Camera and music applications aside, the iPhone and iPod touch hold a lot of potential for creative users. Today, we look at another well-represented genre of creative tools: 15 different drawing and painting applications, ranging in price from free to $6. While they vary in utility and execution, and most are useful only for casual doodling, each allows the user to create art using nothing but the touchscreen and a finger. Some of the programs even offer intriguingly broad sets of tools and novel features such as wireless collaboration. Skip ahead to Brushes, iDoodle2, NetSketch, and Sketches to see the best of the pack.

Blackboard from Y Lau

Blackboard ($1) is a very simple drawing application that provides users with a virtual chalkboard on which to draw, instead of mimicking a sketch pad like many of its competitors. Because the application uses only a single screen and dedicates roughly 20% of the available real estate to controls, it offers the smallest drawing surface of any currently available iPhone drawing application. It offers buttons for selecting the chalk color or eraser, saving the drawing for a replay, replaying the strokes taken to create the last saved drawing, and clear all. The latter three buttons are placed on the blackboard frame.


Users can draw with white, yellow, red, or blue chalk, all of which go on softly — to get a fully opaque line, users need to go back over the same area multiple times, which we see as neither detrimental nor beneficial. The user is not given the option to change the size of the line being drawn, and cannot edit the texture of the line, either. Blackboard’s replay feature works as expected, retracing the steps it took to create the most recently saved drawing. The application does not offer the ability to save a drawing to the iPhone or iPod touch’s Photos app, instead expecting that users will take screenshots. At $1, it’s not expensive, but compared to its competition, Blackboard simply doesn’t offer enough utility to be worth the price. The ability to draw and save full-screen images would be a good start towards improving Blackboard, which currently falls short of our general or limited recommendation levels. iLounge Rating: C-.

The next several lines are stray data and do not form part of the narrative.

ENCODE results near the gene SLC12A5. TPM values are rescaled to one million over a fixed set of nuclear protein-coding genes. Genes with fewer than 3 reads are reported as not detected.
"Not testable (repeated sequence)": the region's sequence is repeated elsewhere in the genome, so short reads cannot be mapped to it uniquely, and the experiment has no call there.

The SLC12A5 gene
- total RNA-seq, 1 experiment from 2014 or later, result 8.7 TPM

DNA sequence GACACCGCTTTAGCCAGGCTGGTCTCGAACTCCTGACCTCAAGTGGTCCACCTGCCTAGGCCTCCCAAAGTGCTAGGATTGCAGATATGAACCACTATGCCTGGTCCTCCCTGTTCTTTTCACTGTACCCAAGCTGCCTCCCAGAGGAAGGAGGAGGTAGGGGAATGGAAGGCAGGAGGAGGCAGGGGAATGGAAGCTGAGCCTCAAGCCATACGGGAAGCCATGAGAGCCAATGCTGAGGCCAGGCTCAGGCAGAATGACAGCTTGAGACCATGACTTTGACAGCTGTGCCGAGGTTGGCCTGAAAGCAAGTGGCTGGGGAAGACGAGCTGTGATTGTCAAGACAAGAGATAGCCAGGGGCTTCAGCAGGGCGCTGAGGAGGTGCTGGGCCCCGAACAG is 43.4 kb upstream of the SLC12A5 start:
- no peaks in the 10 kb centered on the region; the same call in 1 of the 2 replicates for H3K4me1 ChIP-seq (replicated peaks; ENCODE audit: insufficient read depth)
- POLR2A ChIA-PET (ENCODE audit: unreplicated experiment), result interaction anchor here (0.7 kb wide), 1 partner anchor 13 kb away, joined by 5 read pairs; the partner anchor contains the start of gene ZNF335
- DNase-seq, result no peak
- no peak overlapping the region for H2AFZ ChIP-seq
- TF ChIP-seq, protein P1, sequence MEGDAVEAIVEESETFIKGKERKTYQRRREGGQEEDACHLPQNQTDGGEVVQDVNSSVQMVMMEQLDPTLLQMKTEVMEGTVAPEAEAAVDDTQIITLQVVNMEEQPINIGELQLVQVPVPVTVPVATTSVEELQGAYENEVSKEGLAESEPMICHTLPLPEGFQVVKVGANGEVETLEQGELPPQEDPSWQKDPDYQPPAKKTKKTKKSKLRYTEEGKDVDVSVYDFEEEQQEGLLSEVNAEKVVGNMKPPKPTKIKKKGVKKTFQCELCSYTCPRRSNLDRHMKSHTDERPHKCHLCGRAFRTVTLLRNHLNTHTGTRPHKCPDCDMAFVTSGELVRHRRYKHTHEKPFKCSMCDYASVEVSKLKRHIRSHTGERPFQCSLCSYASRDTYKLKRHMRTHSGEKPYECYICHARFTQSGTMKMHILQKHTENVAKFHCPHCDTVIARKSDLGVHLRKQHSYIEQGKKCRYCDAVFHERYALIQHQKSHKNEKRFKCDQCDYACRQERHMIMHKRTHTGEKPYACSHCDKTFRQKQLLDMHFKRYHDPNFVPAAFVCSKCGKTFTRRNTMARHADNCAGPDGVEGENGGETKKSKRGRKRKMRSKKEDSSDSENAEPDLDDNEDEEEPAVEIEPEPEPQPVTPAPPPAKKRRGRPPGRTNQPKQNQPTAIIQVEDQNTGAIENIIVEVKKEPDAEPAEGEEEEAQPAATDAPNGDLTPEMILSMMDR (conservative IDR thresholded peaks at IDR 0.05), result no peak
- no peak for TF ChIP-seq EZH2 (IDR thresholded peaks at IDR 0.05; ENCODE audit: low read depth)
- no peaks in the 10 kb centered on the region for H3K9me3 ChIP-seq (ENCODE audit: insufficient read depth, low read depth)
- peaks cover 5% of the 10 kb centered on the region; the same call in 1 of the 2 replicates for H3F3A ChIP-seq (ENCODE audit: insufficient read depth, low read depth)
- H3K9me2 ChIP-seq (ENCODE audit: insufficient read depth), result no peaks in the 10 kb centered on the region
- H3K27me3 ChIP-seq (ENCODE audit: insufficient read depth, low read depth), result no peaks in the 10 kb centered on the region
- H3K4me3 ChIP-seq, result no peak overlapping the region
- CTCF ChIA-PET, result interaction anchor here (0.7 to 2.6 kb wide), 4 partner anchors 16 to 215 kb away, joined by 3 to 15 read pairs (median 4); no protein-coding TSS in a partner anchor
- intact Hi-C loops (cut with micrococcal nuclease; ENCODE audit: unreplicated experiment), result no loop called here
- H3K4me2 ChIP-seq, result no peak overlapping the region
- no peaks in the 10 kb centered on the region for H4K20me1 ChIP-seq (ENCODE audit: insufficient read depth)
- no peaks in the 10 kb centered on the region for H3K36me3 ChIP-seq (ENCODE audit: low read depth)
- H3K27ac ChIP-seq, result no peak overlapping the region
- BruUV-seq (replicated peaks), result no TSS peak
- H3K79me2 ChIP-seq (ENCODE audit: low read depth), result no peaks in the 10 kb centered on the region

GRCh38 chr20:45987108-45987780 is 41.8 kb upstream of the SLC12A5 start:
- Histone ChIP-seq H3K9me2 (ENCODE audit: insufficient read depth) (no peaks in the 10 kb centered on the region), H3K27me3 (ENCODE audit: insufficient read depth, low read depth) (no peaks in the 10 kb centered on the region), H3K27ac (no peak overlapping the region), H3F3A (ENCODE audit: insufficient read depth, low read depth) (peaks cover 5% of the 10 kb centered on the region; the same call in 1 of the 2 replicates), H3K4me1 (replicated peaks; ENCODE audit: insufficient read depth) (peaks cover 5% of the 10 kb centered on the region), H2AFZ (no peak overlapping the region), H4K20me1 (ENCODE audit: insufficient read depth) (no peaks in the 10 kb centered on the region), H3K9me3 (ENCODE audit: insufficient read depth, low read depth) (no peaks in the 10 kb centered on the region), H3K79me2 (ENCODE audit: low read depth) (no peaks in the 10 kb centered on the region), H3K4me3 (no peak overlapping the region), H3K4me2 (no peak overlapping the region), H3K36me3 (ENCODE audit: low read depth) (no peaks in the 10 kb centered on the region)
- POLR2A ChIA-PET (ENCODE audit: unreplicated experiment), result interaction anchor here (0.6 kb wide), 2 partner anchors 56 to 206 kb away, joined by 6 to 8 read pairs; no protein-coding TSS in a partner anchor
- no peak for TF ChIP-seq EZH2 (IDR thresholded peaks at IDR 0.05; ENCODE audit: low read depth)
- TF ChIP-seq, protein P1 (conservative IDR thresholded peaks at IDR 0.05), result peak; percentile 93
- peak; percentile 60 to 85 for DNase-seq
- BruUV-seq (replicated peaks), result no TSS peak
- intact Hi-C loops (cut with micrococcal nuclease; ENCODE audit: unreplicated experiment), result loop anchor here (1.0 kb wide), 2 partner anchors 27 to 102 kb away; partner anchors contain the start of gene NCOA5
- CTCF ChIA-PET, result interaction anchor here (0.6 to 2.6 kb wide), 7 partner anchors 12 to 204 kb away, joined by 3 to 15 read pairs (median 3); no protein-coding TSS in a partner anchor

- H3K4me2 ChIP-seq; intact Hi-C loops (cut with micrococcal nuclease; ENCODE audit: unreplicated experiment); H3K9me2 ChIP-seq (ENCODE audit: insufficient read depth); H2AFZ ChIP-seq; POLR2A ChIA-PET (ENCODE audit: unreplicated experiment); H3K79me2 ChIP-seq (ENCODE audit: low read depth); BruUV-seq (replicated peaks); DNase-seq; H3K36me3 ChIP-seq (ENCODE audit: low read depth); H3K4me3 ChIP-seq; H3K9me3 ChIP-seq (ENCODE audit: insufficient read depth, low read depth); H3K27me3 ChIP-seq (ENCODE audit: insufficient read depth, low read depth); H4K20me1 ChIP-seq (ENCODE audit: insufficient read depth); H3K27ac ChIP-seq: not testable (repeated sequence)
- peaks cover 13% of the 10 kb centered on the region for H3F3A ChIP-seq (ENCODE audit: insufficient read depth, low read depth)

Brushes from Steve Sprang

Brushes ($5) is a fairly well-rounded drawing application, featuring a built-in gallery and offering users control over the size, texture, and color of the lines being drawn. The application opens to the Gallery screen, with thumbnails of each of the user’s past drawings, along with a button to import an image from the iPhone or iPod touch’s photo library, and another button to create a new drawing. Tapping on an existing drawing lets users view it on the full screen, with buttons for editing the drawing, duplicating it or saving it to the photo library, deleting the drawing, and controls for the built-in slideshow feature.